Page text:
I am a 1st time marketeer in clinical psychology. I recently had an issue re: one of my 1st author publications that was, until a few days ago, in press. The problem is that upon its printing, an error (one that I made certain to bring to the copy-editor's attention in both annotation of the proofs and in the email response) was not corrected and printed. The error: the third author was moved to first, I to second, and second to third… clearly, I was taken aback by such an error and quite dismayed at the potential implications of this; not the least of which is SC's looking me up to find that what in my CV was a 1st author paper was now a 2nd. I have sent an email to the editor, but are there other things I should be doing? Implications I need to prepare for? Emails I should send to SCs? I am at a loss and certainly am reconsidering submitting papers to this journal in the future.
Date: 17 Dec 2010 22:16
Number of posts: 5
RSS: New posts
Wow, I'm really sorry to hear that! You mentioned that you already e-mailed the editor, so hopefully they end up publishing a correction with the properly ordered author list. Once that is done, you should make some sort of indication on your CV (e.g., asterisk or footnote) to indicate that you are the first author of the article and that the original published version had an erroneous author list.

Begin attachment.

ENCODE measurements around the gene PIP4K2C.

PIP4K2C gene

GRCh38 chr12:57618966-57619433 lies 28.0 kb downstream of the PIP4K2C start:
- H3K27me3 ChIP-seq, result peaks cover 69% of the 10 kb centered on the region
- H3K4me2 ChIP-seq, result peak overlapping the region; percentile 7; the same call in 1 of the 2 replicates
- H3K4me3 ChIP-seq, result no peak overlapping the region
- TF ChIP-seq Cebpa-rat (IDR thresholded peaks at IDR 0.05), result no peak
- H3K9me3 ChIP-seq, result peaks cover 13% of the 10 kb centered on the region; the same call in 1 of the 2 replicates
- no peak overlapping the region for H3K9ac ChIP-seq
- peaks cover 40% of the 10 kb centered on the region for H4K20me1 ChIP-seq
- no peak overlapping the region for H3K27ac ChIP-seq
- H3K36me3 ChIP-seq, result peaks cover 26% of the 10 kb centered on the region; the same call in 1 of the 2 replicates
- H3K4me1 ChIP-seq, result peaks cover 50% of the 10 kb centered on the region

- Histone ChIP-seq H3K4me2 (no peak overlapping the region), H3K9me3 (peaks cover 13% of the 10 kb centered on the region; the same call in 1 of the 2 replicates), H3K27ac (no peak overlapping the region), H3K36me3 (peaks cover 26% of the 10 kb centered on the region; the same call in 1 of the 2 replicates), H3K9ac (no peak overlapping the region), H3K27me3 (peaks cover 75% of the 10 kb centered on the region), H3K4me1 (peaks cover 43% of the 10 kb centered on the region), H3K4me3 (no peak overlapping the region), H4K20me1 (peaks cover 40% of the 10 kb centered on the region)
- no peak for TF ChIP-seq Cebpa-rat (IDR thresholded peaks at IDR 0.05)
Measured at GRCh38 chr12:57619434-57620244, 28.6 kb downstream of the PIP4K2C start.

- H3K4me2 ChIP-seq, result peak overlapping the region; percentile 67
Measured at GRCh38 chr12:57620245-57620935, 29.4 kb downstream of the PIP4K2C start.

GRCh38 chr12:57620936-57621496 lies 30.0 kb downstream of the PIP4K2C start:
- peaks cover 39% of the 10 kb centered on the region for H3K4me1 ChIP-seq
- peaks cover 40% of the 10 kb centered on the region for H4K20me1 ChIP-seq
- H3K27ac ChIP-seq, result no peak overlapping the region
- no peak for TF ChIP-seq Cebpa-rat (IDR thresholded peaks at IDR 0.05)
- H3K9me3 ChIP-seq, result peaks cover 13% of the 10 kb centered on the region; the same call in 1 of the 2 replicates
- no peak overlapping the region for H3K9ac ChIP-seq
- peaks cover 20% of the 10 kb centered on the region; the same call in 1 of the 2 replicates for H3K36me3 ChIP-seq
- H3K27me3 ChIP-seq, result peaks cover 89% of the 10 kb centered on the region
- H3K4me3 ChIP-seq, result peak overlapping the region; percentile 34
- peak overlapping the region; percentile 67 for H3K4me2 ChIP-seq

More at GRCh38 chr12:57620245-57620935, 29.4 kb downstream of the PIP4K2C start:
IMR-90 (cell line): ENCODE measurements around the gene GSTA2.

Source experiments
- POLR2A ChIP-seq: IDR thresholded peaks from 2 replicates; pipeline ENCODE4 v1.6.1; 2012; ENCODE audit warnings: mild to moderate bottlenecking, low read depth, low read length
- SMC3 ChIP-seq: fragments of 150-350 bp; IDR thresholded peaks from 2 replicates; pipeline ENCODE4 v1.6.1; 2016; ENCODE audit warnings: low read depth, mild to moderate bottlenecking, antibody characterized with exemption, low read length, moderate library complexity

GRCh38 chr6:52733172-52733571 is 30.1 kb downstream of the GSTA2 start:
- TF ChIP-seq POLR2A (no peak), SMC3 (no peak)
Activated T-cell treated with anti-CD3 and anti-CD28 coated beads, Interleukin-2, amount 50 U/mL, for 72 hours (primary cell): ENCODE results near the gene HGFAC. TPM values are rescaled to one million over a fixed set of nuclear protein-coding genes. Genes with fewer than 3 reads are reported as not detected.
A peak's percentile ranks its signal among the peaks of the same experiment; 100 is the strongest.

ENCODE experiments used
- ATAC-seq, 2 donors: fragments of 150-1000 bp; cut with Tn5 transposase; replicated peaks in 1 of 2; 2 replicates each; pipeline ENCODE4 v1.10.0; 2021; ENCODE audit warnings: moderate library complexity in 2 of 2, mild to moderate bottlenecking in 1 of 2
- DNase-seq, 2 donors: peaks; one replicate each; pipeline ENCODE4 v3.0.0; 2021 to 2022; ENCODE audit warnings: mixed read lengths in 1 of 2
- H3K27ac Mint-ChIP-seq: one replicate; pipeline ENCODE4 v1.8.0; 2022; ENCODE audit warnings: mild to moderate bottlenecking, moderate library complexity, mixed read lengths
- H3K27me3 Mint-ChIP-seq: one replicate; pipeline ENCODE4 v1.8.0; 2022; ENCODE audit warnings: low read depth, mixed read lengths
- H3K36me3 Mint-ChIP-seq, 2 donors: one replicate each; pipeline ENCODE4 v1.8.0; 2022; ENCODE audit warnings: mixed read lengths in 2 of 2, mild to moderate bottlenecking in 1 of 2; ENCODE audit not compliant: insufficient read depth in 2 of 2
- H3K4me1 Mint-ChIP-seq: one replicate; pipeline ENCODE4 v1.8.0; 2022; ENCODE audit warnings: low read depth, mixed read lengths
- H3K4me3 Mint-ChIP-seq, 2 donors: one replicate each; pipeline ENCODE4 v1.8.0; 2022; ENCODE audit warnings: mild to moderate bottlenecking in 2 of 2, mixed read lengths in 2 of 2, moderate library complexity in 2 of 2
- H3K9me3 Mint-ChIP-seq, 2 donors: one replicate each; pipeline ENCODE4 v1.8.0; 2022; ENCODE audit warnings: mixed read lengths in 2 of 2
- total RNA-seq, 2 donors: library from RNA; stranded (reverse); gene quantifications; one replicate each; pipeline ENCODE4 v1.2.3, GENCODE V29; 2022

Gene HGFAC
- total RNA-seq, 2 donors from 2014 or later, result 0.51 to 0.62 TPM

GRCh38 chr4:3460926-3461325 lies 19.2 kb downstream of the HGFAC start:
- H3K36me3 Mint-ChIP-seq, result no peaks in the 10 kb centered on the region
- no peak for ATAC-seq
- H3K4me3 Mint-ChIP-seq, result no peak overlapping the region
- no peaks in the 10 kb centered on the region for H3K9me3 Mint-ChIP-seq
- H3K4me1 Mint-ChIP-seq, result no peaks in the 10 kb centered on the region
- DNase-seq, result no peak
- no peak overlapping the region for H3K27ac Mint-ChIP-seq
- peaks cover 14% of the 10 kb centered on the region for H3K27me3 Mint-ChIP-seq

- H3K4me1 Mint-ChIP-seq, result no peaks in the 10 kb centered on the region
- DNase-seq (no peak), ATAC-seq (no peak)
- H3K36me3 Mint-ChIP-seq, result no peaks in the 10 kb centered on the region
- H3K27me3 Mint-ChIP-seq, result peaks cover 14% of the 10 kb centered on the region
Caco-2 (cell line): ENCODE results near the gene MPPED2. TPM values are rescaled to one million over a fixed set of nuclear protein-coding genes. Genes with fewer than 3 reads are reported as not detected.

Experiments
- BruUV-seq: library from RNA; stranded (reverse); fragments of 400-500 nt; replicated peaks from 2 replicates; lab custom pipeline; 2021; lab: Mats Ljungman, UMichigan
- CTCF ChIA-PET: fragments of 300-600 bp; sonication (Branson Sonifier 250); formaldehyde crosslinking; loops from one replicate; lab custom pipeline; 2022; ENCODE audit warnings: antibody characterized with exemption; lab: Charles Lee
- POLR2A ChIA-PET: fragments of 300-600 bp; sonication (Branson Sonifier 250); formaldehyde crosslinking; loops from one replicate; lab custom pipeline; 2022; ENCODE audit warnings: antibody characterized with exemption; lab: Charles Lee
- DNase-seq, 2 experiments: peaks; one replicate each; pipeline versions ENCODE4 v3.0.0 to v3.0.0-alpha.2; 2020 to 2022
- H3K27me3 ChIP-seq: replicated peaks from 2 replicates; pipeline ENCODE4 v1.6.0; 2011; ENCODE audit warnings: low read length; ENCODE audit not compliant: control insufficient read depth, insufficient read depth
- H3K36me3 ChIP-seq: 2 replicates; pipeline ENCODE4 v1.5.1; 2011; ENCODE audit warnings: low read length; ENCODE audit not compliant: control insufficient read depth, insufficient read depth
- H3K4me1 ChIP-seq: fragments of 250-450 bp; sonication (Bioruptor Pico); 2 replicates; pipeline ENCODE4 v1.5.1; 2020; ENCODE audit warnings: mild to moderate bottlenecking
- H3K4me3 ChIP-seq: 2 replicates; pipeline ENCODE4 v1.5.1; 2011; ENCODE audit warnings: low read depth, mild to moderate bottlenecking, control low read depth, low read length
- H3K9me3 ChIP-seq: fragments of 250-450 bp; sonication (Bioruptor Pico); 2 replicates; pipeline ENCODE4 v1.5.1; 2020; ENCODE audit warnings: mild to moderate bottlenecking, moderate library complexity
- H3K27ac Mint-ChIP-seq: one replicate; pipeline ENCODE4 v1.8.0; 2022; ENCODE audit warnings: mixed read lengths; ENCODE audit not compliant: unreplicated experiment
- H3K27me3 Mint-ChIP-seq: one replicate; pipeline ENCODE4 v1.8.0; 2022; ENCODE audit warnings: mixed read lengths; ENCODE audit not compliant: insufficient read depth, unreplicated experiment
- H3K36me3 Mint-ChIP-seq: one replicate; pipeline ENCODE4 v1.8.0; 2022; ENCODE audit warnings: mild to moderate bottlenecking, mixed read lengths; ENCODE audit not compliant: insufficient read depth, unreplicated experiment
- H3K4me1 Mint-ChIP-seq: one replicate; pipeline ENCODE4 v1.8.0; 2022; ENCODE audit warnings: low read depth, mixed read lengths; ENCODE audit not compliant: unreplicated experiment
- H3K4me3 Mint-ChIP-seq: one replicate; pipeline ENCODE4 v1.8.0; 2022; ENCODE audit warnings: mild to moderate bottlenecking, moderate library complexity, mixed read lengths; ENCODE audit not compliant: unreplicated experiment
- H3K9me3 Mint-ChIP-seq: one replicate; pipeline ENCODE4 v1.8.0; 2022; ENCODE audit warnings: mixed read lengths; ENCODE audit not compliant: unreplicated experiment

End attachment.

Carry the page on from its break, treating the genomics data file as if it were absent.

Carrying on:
Maybe it would help if the suddenly fortunate third author would also protest the way things were put in print.
I wouldn't worry about it too much at least from a SC perspective. I think the likelihood that they will look up your paper is pretty limited. They might request a copy and you can email it to them with the explanation about the order of authorship.
As for the search committees, I would not raise the issue unless they ask. In all likelihood they will not notice. Continue to provide the final version of the article as you submitted it with the authors in the correct order in your applications until the journal fixes the error.
As for the journal, don't let them get away with this mistake. Even if the article has gone to press, it is not too late to correct this error in the online HTML and PDF versions, which are what will matter for the majority of your readers. And, if you correct this soon enough, the paper will likely be indexed by Pubmed, Science Direct, etc. with the correct author order. For the smaller number of print readers, you could ask the journal to print a brief correction of the error in a future issue.
Could you tell us who the publisher is? Any publisher that failed to correct an error of this magnitude would certainly never get another submission from me. I'm astounded at the number of errors that are introduced to articles during copy editing, even by major publishers.